Mixed Gemstones Citrine Amethyst Aquamarine Zircon Imperial Garnet Grandidierite the latest models


CategoryToys & Collectibles, Collectibles & Hobbies, Rocks, Fossils & Minerals
Tags#gemstonelot, #mixedgemstones, #loosegemstones


Cherry Citrine, pear checkerboard - 4.0 x 5.9 x 3.0 mm. - 0.34 ct.
Amethyst, octagon - 5.0 x 5.0 x 3.8 mm. - 0.70 ct.
AAA Espirito Santo Aquamarine, octagon - 4.0 x 4.9 x 2.8 mm. - 0.37 ct.
Madagascan Grandidierite, octagon - 4.0 x 6.2 x 3.3 mm. - 0.68 ct.
Cambodian Blue Zircon, oval - 4.0 x 4.9 x 2.9 mm. - dyed - 0.61 ct.
Imperial Garnet, round - 4.9 x 3.4 mm. - 0.65 ct.
Lusaka Amethyst, round checkerboard - 3.9 x 2.6 mm. - 0.25 ct.
Hessonite Garnet, pear - 3.1 x 4.7 x 1.9 mm. - 0.17 ct.
Brazilian Citrine, pear cabochon - 3.1 x 4.0 x 2.2 mm. - 0.17 ct.
Lotus Garnet, round - 3.2 and 3.3 mm. round - 0.68 ctw. total 4 pcs.

-​Item photographed in artificial lighting, item/items may appear lighter/darker than actual color
-All measurements and ct. weight are approximates, slight variations can occur by using different measuring tools
-Certificate/certificates are not included
-Item/items are magnified up to x20 actual size
-Coin not included, size comparison purpose only


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Which Emotions Do Dogs Actually Experience?

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Do Dogs Have Feelings? The feelings dogs actually experience— and those we project

Do dogs have feelings? Most people can read emotions in their dog quite easily. For example, you come home and your dog dances around wagging her tail, and you think to yourself, “Lady is happy to see me,” or “Lady really loves me.” Or perhaps you’re out on a walk and, at the approach of another canine, your dog freezes in place, his hackles raised, and gives a low throaty growl. We interpret this as “Rex does not like that dog. Seeing him makes Rex angry.” In such situations the emotional state of our dogs seems quite obvious. For this reason it is difficult for many people to understand that the existence of emotions in dogs was—and in some places still is—a point of scientific controversy.

The History of Dog Emotions: Soul or Machine?

In the dim, distant past it was presumed that dogs had very rich mental lives, with feelings much like those of humans and even the ability to understand human language almost as well as people. However, with the rise of science things began to change. Mankind was now beginning to understand enough about the principles of physics and mechanics that we could build complex machines. In addition, we were learning that living things were also governed by systems that followed mechanical rules and chemical processes. 

In the face of such discoveries, religions stepped in to suggest that there must be more to human beings than simply mechanical and chemical events. Church scholars insisted that people have souls, and the evidence they gave for this was the fact that humans have consciousness and feelings; animals might have the same mechanical systems, they argued, but they did not have a divine spark and, therefore, did not have the ability to experience “true” feelings.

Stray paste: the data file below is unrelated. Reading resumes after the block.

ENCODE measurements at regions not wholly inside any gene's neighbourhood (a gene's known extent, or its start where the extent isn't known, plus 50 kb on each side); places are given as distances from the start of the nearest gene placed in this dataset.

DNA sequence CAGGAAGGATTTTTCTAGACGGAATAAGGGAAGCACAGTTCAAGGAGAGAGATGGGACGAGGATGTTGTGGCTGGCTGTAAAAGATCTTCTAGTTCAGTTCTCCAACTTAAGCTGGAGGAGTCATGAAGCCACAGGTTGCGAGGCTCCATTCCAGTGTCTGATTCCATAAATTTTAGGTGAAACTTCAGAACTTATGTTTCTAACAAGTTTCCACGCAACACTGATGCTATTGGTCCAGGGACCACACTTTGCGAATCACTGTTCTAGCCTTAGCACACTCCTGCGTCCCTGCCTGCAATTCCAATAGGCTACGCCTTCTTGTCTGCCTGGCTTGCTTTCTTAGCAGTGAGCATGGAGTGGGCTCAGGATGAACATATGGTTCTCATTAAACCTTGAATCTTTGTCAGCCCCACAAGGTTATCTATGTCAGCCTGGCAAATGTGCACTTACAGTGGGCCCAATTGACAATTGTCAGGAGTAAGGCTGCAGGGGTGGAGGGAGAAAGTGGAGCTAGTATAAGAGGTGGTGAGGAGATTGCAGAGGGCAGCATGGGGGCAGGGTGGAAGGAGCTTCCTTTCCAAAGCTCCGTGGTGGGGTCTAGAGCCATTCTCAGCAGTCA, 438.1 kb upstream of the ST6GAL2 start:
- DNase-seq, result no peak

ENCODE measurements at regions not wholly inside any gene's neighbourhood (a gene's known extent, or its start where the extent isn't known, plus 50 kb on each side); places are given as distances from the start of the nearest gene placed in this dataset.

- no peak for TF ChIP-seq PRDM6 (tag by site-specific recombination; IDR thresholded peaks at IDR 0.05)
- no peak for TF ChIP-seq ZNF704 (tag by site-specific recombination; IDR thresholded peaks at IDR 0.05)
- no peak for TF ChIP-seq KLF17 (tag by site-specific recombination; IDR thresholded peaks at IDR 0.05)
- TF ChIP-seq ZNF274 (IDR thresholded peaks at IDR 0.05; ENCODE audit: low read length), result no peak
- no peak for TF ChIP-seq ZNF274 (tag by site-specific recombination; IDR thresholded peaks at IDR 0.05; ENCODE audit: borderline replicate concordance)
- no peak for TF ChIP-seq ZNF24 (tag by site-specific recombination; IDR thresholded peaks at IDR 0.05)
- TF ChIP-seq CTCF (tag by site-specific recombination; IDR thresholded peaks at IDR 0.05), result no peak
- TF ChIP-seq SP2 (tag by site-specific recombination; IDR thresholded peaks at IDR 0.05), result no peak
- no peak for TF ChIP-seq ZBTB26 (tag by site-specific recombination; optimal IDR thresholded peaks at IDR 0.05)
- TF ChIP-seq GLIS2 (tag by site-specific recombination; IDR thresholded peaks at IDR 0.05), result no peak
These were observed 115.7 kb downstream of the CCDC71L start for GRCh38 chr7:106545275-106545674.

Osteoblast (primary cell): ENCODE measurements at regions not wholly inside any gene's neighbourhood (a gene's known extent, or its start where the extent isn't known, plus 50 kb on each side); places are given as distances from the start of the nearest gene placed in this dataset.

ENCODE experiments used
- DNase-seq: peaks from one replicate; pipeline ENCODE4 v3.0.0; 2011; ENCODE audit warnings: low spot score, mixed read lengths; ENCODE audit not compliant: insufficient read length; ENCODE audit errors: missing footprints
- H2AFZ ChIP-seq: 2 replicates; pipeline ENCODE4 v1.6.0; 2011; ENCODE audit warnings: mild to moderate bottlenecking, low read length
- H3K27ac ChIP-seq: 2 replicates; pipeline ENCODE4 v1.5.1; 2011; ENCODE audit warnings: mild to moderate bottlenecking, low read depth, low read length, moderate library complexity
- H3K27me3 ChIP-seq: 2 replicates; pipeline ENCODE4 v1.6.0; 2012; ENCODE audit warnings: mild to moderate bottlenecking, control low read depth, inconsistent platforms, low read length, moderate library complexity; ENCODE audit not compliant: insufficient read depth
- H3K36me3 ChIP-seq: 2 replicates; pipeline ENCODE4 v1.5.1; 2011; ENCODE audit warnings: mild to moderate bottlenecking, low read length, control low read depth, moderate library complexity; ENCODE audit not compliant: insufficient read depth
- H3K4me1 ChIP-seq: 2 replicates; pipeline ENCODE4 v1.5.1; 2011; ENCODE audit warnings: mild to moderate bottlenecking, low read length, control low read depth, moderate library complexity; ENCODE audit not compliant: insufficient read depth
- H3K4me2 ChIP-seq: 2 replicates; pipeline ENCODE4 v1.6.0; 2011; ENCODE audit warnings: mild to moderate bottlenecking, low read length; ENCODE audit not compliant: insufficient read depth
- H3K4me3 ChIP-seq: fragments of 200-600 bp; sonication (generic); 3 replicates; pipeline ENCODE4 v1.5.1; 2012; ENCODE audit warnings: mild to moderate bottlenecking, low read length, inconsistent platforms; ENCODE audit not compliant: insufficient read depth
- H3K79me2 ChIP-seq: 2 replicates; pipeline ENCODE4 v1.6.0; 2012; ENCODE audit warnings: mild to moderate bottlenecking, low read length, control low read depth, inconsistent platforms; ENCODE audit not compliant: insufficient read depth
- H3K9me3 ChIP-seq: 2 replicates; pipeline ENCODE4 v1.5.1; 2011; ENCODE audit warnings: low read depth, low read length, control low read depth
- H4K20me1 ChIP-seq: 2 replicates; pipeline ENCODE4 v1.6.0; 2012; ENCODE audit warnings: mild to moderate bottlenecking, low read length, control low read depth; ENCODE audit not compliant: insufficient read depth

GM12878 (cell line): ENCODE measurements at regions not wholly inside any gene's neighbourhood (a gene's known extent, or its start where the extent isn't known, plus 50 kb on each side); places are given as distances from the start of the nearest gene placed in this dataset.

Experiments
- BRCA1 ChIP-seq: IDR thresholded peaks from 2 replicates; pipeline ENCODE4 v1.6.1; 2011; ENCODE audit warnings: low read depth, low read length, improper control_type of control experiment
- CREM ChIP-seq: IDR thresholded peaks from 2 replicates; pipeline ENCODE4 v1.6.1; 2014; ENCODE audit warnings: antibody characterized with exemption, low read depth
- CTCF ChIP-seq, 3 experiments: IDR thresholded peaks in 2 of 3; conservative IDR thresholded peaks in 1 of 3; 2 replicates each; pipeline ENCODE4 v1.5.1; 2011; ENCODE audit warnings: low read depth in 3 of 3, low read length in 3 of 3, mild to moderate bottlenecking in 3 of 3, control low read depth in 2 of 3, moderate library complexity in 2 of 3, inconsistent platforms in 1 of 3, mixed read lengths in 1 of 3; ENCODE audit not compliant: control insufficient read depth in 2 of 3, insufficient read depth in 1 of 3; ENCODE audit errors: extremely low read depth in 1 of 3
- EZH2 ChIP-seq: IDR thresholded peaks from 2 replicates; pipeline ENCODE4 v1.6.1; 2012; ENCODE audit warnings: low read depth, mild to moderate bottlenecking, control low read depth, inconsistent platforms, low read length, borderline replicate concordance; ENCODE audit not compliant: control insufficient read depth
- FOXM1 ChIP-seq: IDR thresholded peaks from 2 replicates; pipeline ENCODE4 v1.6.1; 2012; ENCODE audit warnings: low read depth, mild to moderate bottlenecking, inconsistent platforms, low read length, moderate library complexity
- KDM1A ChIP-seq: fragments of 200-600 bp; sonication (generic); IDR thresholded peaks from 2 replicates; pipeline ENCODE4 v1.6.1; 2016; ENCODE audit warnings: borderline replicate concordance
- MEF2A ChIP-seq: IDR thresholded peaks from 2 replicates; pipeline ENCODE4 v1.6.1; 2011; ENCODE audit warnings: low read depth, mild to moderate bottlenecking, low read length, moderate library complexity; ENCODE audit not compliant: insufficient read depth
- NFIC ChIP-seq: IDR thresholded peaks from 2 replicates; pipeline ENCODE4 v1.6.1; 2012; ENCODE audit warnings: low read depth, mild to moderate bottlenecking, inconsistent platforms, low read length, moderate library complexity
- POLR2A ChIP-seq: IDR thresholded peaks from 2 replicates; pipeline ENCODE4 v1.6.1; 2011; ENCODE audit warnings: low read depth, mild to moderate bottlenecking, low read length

Studies of Dog Feelings in the Past

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Dog development schedule and levels of dog emotion

The most prominent person to adopt this line was the French philosopher and scientist René Descartes. In a highly influential set of analyses, Descartes suggested that animals like dogs were simply some kind of machine. He would thus describe my Beagle, Darby, as simply being a dog-shaped chassis, filled with the biological equivalent of gears and pulleys.

This machine doesn’t think, but it can be programmed to do certain things. Nicholas de Malebranche, who extended Descartes’ ideas, summed up the idea when he claimed that animals “eat without pleasure, cry without pain, act without knowing it: they desire nothing, fear nothing, know nothing.”

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With the same neurology and chemistry that people have, it seems reasonable to suggest that dogs also have emotions that are similar to ours. However, it is important to not go overboard and immediately assume that the emotional ranges of dogs and humans are the same.

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To understand what dogs feel, we must turn to research done to explore the emotions of humans. It is the case that not all people have the full range of all possible emotions, and, in fact, at some points in your life you did not have the full complement of emotions that you feel and express today. There is much research to demonstrate that infants and very young children have a more limited range of emotions. It is over time that the infant’s emotions begin to differentiate and develop and, by the time they’ve reached adulthood, their range of emotional experiences is quite broad.

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This developmental sequence is the golden key to understanding the emotions of dogs. Dogs go through their developmental stages much more quickly than humans do and have all of the emotional range that they will ever achieve by the time they are four to six months of age (depending on the rate of maturation in their breed).

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Comments (14)